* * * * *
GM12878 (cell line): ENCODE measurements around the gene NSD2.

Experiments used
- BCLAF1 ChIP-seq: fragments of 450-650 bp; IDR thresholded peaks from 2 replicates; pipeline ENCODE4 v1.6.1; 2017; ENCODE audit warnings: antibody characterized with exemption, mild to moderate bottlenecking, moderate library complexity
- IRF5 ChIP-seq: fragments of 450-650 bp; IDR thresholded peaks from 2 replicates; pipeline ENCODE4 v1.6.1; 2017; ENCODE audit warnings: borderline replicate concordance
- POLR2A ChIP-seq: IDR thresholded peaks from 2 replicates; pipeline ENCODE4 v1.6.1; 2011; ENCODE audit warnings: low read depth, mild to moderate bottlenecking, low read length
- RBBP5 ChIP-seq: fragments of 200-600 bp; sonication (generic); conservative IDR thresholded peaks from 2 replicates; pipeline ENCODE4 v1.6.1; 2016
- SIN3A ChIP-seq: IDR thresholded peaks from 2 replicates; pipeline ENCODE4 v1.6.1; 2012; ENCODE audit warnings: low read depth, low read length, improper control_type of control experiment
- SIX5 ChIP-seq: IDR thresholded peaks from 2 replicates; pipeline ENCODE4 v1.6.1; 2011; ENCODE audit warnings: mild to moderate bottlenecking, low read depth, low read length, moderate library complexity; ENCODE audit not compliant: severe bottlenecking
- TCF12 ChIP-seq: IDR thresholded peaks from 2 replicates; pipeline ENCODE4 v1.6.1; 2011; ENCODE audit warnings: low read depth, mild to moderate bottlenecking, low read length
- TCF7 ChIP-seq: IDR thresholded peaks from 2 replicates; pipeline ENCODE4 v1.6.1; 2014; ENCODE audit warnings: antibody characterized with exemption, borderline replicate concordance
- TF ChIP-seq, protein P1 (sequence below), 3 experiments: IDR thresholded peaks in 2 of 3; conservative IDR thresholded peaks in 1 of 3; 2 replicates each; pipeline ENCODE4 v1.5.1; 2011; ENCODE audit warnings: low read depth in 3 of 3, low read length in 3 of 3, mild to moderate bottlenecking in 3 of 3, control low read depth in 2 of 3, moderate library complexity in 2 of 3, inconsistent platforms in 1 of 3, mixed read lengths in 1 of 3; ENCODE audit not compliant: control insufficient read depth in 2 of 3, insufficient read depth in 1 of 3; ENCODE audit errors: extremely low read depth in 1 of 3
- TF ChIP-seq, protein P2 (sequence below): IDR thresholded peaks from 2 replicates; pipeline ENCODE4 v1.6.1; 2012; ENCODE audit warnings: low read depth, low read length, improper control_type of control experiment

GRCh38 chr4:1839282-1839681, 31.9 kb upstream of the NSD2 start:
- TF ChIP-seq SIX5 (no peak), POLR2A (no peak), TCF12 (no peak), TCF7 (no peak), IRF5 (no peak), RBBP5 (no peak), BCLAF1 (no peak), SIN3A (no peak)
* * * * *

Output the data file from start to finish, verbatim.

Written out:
GM12878 (cell line): ENCODE measurements around the gene NSD2.

Experiments used
- BCLAF1 ChIP-seq: fragments of 450-650 bp; IDR thresholded peaks from 2 replicates; pipeline ENCODE4 v1.6.1; 2017; ENCODE audit warnings: antibody characterized with exemption, mild to moderate bottlenecking, moderate library complexity
- IRF5 ChIP-seq: fragments of 450-650 bp; IDR thresholded peaks from 2 replicates; pipeline ENCODE4 v1.6.1; 2017; ENCODE audit warnings: borderline replicate concordance
- POLR2A ChIP-seq: IDR thresholded peaks from 2 replicates; pipeline ENCODE4 v1.6.1; 2011; ENCODE audit warnings: low read depth, mild to moderate bottlenecking, low read length
- RBBP5 ChIP-seq: fragments of 200-600 bp; sonication (generic); conservative IDR thresholded peaks from 2 replicates; pipeline ENCODE4 v1.6.1; 2016
- SIN3A ChIP-seq: IDR thresholded peaks from 2 replicates; pipeline ENCODE4 v1.6.1; 2012; ENCODE audit warnings: low read depth, low read length, improper control_type of control experiment
- SIX5 ChIP-seq: IDR thresholded peaks from 2 replicates; pipeline ENCODE4 v1.6.1; 2011; ENCODE audit warnings: mild to moderate bottlenecking, low read depth, low read length, moderate library complexity; ENCODE audit not compliant: severe bottlenecking
- TCF12 ChIP-seq: IDR thresholded peaks from 2 replicates; pipeline ENCODE4 v1.6.1; 2011; ENCODE audit warnings: low read depth, mild to moderate bottlenecking, low read length
- TCF7 ChIP-seq: IDR thresholded peaks from 2 replicates; pipeline ENCODE4 v1.6.1; 2014; ENCODE audit warnings: antibody characterized with exemption, borderline replicate concordance
- TF ChIP-seq, protein P1 (sequence below), 3 experiments: IDR thresholded peaks in 2 of 3; conservative IDR thresholded peaks in 1 of 3; 2 replicates each; pipeline ENCODE4 v1.5.1; 2011; ENCODE audit warnings: low read depth in 3 of 3, low read length in 3 of 3, mild to moderate bottlenecking in 3 of 3, control low read depth in 2 of 3, moderate library complexity in 2 of 3, inconsistent platforms in 1 of 3, mixed read lengths in 1 of 3; ENCODE audit not compliant: control insufficient read depth in 2 of 3, insufficient read depth in 1 of 3; ENCODE audit errors: extremely low read depth in 1 of 3
- TF ChIP-seq, protein P2 (sequence below): IDR thresholded peaks from 2 replicates; pipeline ENCODE4 v1.6.1; 2012; ENCODE audit warnings: low read depth, low read length, improper control_type of control experiment

GRCh38 chr4:1839282-1839681, 31.9 kb upstream of the NSD2 start:
- TF ChIP-seq SIX5 (no peak), POLR2A (no peak), TCF12 (no peak), TCF7 (no peak), IRF5 (no peak), RBBP5 (no peak), BCLAF1 (no peak), SIN3A (no peak)